The Extractive Industries Transparency Initiative (EITI) Board suspended the Democratic Republic of Congo (DRC) mid this month following concerns that it was not fully disclosing financial information and the disclosed financial figures were not reliable.
EITI is an international initiative that operates on the principle that companies working in the extractives sector of member countries must publicly disclose payments they make to governments and governments disclose whatever revenues they receive from those companies. Read More
This is the largest overseas acquisition ever made by a Chinese company, as China seeks to deepen its footprint in developed countries.
According to Xinhua News Agency, China’s three major energy companies-China Petrochemical Corporation (Sinopec), China National Petroleum Corporation (CNPC) and CNOOC – closed acquisition deals overseas worth a total of $25.4 billion in 2012. Read More
Uganda’s oil industry received two belated Easter presents this week that, according to government officials, place the country on a solid path towards oil production.
Amidst jubilation following Uganda’s reported victory in the tax arbitration case against Heritage Oil and Gas in London on Wednesday; junior Minerals Minister, Peter Lokeris, revealed that President Yoweri Museveni had finally signed the Petroleum (Exploration, Development, Production) 2012 Bill, into law. Read More
South Sudan is urgently working on an alternative route to get its crude oil to markets by road, in the short term, if the agreement it signed last week in Addis Ababa with its Northern counterpart collapses again.
The two countries agreed that South Sudan would resume production by March 24, 2013, following months of back and forth negotiations.
South Sudan suspended oil production in January last year, accusing the North of charging exorbitant pipeline transit fees. The two sides signed an agreement last September, for Juba to resume exports through Sudan, but disagreements over border security issues delayed its implementation. Read More
Ugandan delegates attending a two-day Extractive Industries Transparency Initiative (EITI) Implementation Conference in Kampala have expressed their worry over government’s apparent reluctance to protect oil revenues from corrupt officials.
Reacting to the opening speech by Uganda’s junior Minister for Finance in charge of investments, Hon. Aston Kajara, several Ugandan delegates observed that government had not instituted adequate measures to safe guard oil revenue, yet the Public Finance Bill would be tabled soon. Read More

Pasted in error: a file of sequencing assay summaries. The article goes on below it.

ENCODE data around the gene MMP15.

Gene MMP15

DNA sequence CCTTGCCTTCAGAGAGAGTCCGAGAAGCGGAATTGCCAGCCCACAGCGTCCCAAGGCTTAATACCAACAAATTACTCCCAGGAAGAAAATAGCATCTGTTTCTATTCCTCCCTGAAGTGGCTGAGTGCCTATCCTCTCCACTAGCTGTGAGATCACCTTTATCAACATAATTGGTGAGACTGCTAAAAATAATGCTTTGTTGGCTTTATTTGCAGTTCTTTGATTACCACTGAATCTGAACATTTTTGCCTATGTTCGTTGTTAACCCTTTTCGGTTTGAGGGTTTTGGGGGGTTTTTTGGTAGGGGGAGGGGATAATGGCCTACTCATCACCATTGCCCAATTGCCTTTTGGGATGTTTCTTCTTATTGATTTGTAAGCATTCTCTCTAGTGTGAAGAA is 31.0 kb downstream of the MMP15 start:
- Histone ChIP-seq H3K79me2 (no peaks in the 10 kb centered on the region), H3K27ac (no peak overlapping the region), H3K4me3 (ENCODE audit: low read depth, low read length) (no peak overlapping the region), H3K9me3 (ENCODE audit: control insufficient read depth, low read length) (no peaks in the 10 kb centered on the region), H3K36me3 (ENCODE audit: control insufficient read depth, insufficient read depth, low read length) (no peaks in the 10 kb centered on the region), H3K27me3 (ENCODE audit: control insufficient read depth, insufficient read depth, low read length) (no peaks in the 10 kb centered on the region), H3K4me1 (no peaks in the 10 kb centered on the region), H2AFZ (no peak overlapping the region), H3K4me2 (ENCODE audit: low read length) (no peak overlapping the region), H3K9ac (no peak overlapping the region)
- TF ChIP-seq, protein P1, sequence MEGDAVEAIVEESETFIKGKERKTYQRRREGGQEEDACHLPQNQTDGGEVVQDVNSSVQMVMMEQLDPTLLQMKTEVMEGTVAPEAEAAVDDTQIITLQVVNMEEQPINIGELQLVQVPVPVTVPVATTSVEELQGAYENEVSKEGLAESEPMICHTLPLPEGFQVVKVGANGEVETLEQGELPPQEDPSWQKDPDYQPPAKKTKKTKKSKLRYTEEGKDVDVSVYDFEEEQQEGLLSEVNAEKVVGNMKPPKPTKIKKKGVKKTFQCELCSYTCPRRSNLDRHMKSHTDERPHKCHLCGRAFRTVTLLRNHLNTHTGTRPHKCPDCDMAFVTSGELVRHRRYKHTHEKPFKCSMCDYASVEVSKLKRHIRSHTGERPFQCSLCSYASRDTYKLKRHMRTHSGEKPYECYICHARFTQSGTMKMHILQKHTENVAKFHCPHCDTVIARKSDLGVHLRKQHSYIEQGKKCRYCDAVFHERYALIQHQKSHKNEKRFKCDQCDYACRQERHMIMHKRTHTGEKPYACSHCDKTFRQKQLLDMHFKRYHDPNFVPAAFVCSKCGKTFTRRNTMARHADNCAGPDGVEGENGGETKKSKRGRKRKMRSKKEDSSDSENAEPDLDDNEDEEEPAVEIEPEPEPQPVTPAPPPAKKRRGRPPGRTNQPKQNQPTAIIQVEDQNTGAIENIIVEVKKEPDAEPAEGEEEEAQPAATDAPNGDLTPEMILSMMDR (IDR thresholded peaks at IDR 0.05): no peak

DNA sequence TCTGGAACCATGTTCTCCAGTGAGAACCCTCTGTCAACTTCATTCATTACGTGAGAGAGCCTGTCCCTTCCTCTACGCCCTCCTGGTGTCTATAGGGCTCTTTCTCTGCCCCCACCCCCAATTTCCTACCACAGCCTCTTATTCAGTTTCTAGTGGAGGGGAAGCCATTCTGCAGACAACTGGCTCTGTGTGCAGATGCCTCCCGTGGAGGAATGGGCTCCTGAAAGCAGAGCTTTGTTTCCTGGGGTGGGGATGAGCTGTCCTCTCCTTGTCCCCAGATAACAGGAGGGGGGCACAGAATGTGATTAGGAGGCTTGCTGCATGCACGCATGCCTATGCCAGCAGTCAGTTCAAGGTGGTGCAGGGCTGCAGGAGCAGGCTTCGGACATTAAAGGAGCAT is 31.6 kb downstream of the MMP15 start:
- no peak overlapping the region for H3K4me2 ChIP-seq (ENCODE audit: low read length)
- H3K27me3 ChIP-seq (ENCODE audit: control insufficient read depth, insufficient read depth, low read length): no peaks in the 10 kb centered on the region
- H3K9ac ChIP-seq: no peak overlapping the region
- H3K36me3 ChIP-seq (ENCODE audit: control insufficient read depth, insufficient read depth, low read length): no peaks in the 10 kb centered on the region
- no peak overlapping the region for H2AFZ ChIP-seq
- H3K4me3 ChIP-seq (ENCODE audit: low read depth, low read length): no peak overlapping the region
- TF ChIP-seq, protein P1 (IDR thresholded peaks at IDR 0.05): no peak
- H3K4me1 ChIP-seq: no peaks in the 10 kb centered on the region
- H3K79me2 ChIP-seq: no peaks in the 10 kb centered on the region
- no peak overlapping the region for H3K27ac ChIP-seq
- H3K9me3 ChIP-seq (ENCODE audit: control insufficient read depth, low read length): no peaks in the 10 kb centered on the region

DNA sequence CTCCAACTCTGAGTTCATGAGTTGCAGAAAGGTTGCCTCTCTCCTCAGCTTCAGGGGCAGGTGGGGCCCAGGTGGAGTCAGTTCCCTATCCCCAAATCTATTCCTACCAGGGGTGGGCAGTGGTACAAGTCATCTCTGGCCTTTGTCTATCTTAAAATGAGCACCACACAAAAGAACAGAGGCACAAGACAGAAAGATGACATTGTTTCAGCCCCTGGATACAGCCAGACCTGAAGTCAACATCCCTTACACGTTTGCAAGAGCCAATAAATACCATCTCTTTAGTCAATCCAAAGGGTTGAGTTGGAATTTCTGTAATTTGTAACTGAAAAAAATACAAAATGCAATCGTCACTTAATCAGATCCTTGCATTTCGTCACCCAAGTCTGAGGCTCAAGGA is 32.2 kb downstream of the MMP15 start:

Seven years of ‘Oil for Development’ aid from Norway has significantly boosted the resource management capacity of Uganda’s Petroleum Exploration and Production Department (PEPD)—but environmental management lags far behind, with serious weaknesses in the National Environment Monitoring Authority (NEMA) and its partner agencies, according to a recent evaluation of the programme.
PEPD has demonstrated “good leadership and coordination” of Norwegian aid and “effective internal organisational development,” the evaluation report observes.
The Ministry of Finance, Planning and Economic Development is also praised for “good leadership so far” and “good cooperation [with] subordinate institutions” on issues relating to tax and revenue management. Read More
Tullow Oil plc this week released its 2012 full year results, portraying a strong financial performance and finally putting a figure to the commerciality of Kenya’s recent discoveries in the Lake Turkana area.
The report also confirmed that the explorer found more oil in Uganda in December, in the Lyec-1 well at the northern end of Jobi East, but ended its year on a dour note, amidst a $ 473 million tax dispute with the Uganda government. Read More
Uganda does not necessarily have to adopt the Norwegian model for it to have a sustainable oil industry, says Zimbabwean born Dr. Duncan Clarke, an author and commentator on oil issues in Africa.
In a presentation to the 6th East African Petroleum Exhibition and Conference in Arusha last week, Dr. Clarke referred to the Norwegian model as the “advocacy NGO type model” which “constrains the growth of the natural resource.” Read More
A regional deal on oil infrastructure would likely be in the best interests of all East Africa’s players—but it doesn’t seem likely to happen, writes Chris Musiime in this special report, which will appear in our fourth print newsletter.
With the recent oil discoveries in Kenya, confirmed commercial quantities in Uganda and prospecting under way in Somalia and Ethiopia (as well as huge gas discoveries in Tanzania, which is also prospecting for oil), some estimates indicate that East Africa could soon be producing upwards of a million barrels of oil per day. Read More
With Uganda continuing to discover more oil and slowly moving towards oil production, many top jobs in the industry will be up for grabs.
But who is going to take up these top posts considering that few Ugandans have the qualifications needed? With an eye to future opportunities, forward-looking Ugandans have been applying to internationally recognized universities for further studies.
In Uganda, three higher education institutions—Makerere, Nkumba, and Uganda Christian University (UCU)—now offer petroleum-related studies at some level. UCU has begun with optional courses for students studying other subjects, while Nkumba is offering a two-year diploma course and a three-year Bachleor’s degree. Makerere, ranked ninth in Africa, has key departments in Geology and Petroleum Studies and will this year offer, for the first time, a Masters degree in Petroleum Geosciences. Read More